Weird things in Finder's "explore"


(Jean Christophe Helary) #1

I’m wondering what are the “containers”, “documents files”, “files”, “folders”, “items”, that appear when I explore Finder.

I seem to get things that are not windows, and even after killing and restarting Finder (and SD) I get the same things.

Also, probably a beginner’s trivial question, but I’m seeing “desktop window” in Finder’s dictionary defined as “the desktop window”. But I can’t get any information about it.

tell application "Finder"
get properties of desktop window
end tell

returns the error:

error "Can’t get properties of desktop window." number -1728 from properties of «class dktw»

What is wrong with me?

(Mind you, I am reading Neuburg’s book right now so I will know in the future :slight_smile: )

(Shane Stanley) #2

Containers are folders, disks, the desktop-object and the trash-object, although I see these days disks are also (wrongly) being included as folders. Files consist of application files, document files, alias files, clippings and internet location files. Items is the ultimate superclass, consisting of the computer-object, containers, files, and packages.

This is all covered in the Dictionary view under the Subclasses heading. Or you can see it visually by clicking on Object Model view, then selecting Item and Inherits.

Looks like a bug in Finder —desktop window doesn’t seem to do anything. I have a vague recollection that this might be fall-out from the change in how the desktop is defined in terms of multiple screens.

(Jean Christophe Helary) #3

Shane, I know all that. But what I’m seeing under those categories seem to be “ghosts” because they are not selected itms, and don’t appear in any specific window etc. The only things that appear as real Finder items are the windows.

(Jean Christophe Helary) #4

For ex, in “containers” I have 2 items of which one is on the Desktop, and was created a while ago, and one is a directory I created yesterday in Terminal to build a piece of software. 2 totally unrelated folders, and I have no idea why only those 2 appear there. The same are in “folders”. Also, I see 5 document files, identical to the files category and again, I have no idea why only those 5 are there.

(Jean Christophe Helary) #5

Ok, that makes me feel better. At least it’s not me who doesn’t know what I’m doing :slight_smile:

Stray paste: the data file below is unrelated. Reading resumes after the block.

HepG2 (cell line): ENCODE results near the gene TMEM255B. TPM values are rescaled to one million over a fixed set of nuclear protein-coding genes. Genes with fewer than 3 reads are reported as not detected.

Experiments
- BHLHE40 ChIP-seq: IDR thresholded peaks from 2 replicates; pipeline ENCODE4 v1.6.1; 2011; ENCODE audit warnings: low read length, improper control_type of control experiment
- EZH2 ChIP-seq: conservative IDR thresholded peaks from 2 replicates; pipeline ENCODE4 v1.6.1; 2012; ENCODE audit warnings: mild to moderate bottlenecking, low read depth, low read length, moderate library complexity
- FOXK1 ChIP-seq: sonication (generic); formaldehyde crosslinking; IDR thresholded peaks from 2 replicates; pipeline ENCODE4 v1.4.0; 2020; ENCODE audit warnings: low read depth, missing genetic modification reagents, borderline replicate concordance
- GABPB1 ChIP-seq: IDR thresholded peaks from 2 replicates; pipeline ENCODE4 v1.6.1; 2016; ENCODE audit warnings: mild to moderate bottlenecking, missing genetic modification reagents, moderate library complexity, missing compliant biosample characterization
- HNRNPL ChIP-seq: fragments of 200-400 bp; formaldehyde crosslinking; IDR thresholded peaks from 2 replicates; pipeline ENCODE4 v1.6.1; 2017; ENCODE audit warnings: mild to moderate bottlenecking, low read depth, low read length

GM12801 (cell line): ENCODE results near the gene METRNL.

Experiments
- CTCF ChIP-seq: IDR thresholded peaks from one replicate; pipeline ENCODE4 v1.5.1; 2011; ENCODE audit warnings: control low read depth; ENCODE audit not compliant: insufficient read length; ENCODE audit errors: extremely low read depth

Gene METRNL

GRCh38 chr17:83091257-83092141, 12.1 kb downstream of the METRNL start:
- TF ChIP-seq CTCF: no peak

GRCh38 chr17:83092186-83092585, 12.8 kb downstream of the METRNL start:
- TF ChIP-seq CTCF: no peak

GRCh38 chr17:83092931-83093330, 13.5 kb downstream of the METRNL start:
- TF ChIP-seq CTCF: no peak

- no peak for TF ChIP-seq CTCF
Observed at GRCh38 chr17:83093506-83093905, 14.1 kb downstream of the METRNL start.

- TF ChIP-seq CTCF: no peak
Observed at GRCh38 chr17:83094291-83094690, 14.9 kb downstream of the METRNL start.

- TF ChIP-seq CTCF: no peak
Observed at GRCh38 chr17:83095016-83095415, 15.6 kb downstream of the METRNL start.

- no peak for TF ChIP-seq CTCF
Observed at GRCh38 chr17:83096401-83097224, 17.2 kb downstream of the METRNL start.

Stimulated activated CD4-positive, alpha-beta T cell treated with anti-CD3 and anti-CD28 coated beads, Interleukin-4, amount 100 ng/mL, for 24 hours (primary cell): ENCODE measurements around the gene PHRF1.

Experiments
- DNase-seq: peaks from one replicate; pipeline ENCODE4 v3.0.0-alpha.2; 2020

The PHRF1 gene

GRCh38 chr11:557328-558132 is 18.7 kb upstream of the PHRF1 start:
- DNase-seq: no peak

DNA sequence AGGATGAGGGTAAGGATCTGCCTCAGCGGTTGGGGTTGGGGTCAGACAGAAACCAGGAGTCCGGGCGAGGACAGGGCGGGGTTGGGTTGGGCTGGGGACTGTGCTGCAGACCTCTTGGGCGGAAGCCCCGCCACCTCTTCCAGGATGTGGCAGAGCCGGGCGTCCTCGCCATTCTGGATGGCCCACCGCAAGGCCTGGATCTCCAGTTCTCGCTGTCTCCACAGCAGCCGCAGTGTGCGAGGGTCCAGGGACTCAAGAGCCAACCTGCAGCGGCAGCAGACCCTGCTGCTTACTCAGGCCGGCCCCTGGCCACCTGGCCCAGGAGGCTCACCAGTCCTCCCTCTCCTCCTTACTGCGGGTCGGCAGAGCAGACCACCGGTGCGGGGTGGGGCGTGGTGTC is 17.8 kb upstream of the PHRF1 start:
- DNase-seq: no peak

(Shane Stanley) #6

I’m afraid I’m not sure what you mean. Those categories generally list items on the desktop.

(Jean Christophe Helary) #7

Wow. Yes. indeed. Everything is on the desktop… Why isn’t that documented in the dictionary?!?

(Shane Stanley) #8

I’ll take that as a rhetorical question :grinning:

My ancient printed AppleScript Finder Guide says, in part: “Any items contained by the desktop […] can be considered elements of either the desktop or of the Finder application object…”

FWIW, my general advice is that the Finder is best avoided unless you’re actually doing something with windows and arrangements, or you simply want the selection. For actual file management you’re better to use either System Events (which has its own quirks) or AppleScriptObjC. The Finder is slow and quirky.

Indeed, I believe the reason System Events has the Disk-Folder-File Suite was to encourage a move away from using the Finder for this stuff.

(Jean Christophe Helary) #9

Yeah, well, sorry for that :wink:

I was actually trying to find the size of the screen and I had found a hint where “bounds of desktop window” was the solution. So I started to investigate and found all those weird things.

Ok, well one good reason to actually check System Events…

And what about that Finder Guide you mention? Is it still relevant?

(Shane Stanley) #10

That certainly used to be the case, but it’s not working here. And specifying the value directly is also returning nonsense (I have two screens, which might make a difference).

For a single screen:

use AppleScript version "2.4" -- Yosemite (10.10) or later
use framework "Foundation"
use framework "AppKit"
use scripting additions
set theRect to current application's NSScreen's mainScreen()'s frame()
set theSize to current application's {NSWidth(theRect), NSHeight(theRect)}

Or multiple screens:

use AppleScript version "2.4" -- Yosemite (10.10) or later
use framework "Foundation"
use framework "AppKit"
use scripting additions

set theSizes to {}
set theRects to current application's NSScreen's screens()'s valueForKey:"frame"